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The on-going copyright litigation between Oxford University Press, Cambridge University Press and Taylor & Francis publishing houses against Delhi University and the Rameshwari Photocopy Service is now well-known. Briefly, the publishing houses sued the University and the photocopying shop, alleging that the use of “course-packs”, that featured material from a number of books published by them, was a violation of the Copyright Act. The Delhi High Court is presently hearing oral arguments.

The importance of this litigation cannot be underestimated: all of us who have ever been students will remember the indispensability of our local photocopying shop to our student lives, the only possible substitute for unaffordable books, whether it was preparing for exams or researching for papers. If the Delhi High Court rules in favour of the publishing houses, future generations of students will no longer have that option. The reasons on both sides of the argument, therefore, must be carefully scrutinized.

What is at issue here is the interpretation of the fair dealing exception to copyright claims. Under S. 52(a)(i), fair dealing with literary works, for the purposes of private use, including research, does not constitute an infringement of copyright. Corresponding provisions in countries like the USA have been read in a highly limited way, to allow photocopying 10% of a book, for example. Naturally, the claims in this case go much further, and a related question (although not raised in this case) is whether photocopying entire books qualifies as “fair dealing” within the meaning of the Copyright Act.

The Spicy IP blog, in a series of thoughtful posts, has analysed the intellectual property and political aspects of this case. In this and the next post, I want to highlight a constitutional argument, grounded in Article 19(1)(a)’s guarantee of the freedom of speech and expression, that aligns in favour of the Court dismissing the suit. I do not claim this argument to be dispositive: only, that a well-reasoned judgment ought to accord it substantial weight, and that if the Court chooses to decide in favour of the publishers, it ought to provide good reasons for overriding important constitutional values.

I begin with three premises – one factual and two legal – that, I hope, are unexceptionable: the factual premise is that at present prices, buying textbooks is a matter of significant financial hardship for a significant number of Indian students. To prove this claim, of course, would require detailed information about the average price of textbooks, the distribution of income, expenditure on a number of indicators, and so on; for the purposes of argument, let us take it as given, with the rider that if the premise is false, then the argument, accordingly, fails.*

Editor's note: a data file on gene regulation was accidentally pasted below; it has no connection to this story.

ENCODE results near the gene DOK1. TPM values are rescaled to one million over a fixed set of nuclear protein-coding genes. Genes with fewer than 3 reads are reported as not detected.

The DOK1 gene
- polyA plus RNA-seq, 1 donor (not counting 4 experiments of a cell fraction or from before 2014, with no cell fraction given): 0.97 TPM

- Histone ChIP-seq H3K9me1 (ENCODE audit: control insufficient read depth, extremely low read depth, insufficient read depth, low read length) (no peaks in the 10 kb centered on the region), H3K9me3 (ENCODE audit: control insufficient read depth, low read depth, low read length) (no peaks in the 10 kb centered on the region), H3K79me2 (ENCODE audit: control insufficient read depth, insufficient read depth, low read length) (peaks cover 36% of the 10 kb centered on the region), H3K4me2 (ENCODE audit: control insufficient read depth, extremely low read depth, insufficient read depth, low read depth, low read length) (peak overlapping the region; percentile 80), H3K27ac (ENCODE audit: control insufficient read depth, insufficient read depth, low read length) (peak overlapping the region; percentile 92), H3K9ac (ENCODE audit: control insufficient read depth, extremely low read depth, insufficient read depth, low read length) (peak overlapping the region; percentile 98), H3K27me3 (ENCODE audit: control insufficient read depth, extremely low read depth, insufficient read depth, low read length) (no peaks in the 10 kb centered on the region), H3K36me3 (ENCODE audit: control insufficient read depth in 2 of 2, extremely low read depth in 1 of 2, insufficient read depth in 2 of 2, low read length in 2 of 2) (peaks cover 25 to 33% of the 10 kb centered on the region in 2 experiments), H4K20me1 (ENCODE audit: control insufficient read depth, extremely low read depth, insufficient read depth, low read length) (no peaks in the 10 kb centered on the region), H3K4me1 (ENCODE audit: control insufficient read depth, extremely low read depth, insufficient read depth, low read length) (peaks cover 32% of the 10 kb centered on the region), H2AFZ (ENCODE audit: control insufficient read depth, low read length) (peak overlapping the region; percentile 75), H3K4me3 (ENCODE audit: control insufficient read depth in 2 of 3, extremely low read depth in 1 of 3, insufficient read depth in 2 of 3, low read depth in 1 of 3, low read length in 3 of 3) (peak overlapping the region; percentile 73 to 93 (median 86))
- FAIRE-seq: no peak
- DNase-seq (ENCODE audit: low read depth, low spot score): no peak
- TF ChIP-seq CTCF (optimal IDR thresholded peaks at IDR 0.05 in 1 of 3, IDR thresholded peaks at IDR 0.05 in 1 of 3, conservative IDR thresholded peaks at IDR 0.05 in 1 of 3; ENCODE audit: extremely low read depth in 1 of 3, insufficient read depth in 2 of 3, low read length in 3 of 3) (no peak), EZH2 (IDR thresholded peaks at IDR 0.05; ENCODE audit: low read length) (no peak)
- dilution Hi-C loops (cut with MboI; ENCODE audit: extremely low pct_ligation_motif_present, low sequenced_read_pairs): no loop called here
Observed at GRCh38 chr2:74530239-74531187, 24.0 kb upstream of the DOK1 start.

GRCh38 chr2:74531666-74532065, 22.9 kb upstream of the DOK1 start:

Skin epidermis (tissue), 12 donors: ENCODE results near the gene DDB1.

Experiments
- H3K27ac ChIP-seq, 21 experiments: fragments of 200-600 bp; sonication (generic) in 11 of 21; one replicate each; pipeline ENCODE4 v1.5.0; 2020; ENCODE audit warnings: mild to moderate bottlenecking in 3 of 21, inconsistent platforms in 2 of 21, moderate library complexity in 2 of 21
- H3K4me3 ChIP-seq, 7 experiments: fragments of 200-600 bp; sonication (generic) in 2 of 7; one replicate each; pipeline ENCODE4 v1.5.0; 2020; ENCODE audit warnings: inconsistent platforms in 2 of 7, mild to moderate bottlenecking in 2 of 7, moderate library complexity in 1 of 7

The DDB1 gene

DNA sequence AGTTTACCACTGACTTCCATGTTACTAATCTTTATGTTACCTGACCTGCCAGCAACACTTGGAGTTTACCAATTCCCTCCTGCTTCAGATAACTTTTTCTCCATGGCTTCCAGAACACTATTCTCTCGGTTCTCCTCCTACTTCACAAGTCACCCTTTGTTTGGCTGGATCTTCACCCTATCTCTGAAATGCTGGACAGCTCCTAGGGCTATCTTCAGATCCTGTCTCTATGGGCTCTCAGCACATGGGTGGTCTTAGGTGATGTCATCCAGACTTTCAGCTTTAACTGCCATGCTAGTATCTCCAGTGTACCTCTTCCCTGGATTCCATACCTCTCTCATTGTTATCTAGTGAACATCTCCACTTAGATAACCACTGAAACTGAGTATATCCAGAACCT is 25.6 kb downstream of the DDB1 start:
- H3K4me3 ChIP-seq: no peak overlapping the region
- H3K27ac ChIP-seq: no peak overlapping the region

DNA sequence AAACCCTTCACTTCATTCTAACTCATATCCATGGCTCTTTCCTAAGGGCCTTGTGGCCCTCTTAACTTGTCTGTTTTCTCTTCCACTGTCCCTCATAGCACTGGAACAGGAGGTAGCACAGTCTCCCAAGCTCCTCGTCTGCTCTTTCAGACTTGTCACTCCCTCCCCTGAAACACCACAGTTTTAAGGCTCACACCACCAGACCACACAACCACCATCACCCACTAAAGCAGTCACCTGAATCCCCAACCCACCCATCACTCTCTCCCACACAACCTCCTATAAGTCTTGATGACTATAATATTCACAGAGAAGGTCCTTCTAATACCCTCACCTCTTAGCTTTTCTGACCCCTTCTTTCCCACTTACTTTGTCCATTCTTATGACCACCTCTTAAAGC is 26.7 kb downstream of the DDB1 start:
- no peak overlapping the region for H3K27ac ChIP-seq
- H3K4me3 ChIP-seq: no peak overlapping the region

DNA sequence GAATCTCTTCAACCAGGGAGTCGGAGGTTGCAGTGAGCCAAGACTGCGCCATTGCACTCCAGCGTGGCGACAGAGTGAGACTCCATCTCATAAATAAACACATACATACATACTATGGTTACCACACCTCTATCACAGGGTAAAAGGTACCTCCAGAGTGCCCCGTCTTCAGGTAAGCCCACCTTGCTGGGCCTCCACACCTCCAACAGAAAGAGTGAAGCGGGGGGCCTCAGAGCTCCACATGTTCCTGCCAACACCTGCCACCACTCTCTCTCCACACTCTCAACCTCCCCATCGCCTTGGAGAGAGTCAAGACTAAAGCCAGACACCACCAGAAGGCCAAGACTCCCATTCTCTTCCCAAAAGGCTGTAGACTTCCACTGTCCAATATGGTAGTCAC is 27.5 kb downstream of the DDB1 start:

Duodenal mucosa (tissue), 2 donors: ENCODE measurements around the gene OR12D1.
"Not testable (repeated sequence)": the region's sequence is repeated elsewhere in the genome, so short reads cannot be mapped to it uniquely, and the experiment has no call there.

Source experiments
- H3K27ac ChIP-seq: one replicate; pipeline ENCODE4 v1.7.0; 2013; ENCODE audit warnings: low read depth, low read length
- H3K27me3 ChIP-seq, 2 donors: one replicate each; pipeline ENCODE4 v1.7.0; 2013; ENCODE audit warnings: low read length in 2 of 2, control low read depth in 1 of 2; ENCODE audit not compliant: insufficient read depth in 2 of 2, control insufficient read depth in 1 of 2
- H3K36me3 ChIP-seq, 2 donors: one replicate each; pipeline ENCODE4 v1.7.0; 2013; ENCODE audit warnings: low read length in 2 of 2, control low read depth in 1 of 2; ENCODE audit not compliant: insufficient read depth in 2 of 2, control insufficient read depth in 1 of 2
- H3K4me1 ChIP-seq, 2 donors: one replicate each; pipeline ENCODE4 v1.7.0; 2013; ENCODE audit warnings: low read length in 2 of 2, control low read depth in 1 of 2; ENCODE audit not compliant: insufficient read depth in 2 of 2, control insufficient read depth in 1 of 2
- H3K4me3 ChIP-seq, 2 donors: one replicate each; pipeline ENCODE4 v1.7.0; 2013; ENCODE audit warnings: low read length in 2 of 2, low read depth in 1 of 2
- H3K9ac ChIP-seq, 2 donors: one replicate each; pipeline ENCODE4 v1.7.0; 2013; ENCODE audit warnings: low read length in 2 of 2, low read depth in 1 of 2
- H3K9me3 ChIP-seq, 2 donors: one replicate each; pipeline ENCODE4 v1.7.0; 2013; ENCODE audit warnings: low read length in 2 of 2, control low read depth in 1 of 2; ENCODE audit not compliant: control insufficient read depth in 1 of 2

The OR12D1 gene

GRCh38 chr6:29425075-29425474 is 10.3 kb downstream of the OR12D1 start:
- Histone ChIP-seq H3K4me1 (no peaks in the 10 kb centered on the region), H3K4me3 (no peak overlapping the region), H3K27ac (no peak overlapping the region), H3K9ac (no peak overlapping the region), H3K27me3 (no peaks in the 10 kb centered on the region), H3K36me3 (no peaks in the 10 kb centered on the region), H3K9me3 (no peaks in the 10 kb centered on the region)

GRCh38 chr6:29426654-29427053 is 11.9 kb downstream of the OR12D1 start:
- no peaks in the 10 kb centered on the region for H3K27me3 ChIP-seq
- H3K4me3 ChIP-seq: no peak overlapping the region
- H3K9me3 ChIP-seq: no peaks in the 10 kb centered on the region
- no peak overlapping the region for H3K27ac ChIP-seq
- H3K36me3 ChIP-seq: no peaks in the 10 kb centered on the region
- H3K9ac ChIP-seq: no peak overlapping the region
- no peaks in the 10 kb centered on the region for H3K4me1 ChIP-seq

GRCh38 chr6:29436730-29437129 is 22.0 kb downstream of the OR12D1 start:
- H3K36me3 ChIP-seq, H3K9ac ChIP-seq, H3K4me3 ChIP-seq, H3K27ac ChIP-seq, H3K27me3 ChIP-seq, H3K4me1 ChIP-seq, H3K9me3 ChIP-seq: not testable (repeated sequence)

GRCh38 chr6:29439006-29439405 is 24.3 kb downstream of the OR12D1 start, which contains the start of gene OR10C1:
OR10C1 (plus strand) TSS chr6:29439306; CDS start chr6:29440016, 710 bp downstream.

As to the legal premises: first, that the plaintiffs in this case are private entities, and not in any sense instrumentalities of the State. The argument, therefore, cannot be that fundamental rights may be enforced against them. Whatever the desirability of horizontally applying Part III between individuals, it is not the law of the land: indeed, most recently, it was proposed in oral argument in the Right to Education Case, passed over in silence by the majority, and explicitly rejected by the dissent. And secondly, it is an accepted principle of constitutional interpretation, not just in India, but in most other nations, that ordinary laws must be interpreted in a way that would conform with the text and purposes of the Constitution. Of course, one must guard against the dangers of a purely reductive analysis here: England, New Zealand and Germany, to name just three States, all permit differing degrees of latitude to judges interpreting statutes to bring them in line with constitutional (or Human Rights Act) provisions. Nevertheless, that need not detain us here – unlike the most vexing cases before the UK, New Zealand and German courts, this is not a case where the Court must choose between a linguistically more accurate interpretation of a provision that conflicts with basic law, and a linguistically strained interpretation that conforms with it; the words “fair dealing” are not self-contained indicators of meaning. It therefore seems at least safe to say – subject to the risk of oversimplification – that when interpreting the Indian Copyright Act’s doctrine of “fair dealing”, the Court ought to be guided by the background principles of the Constitution.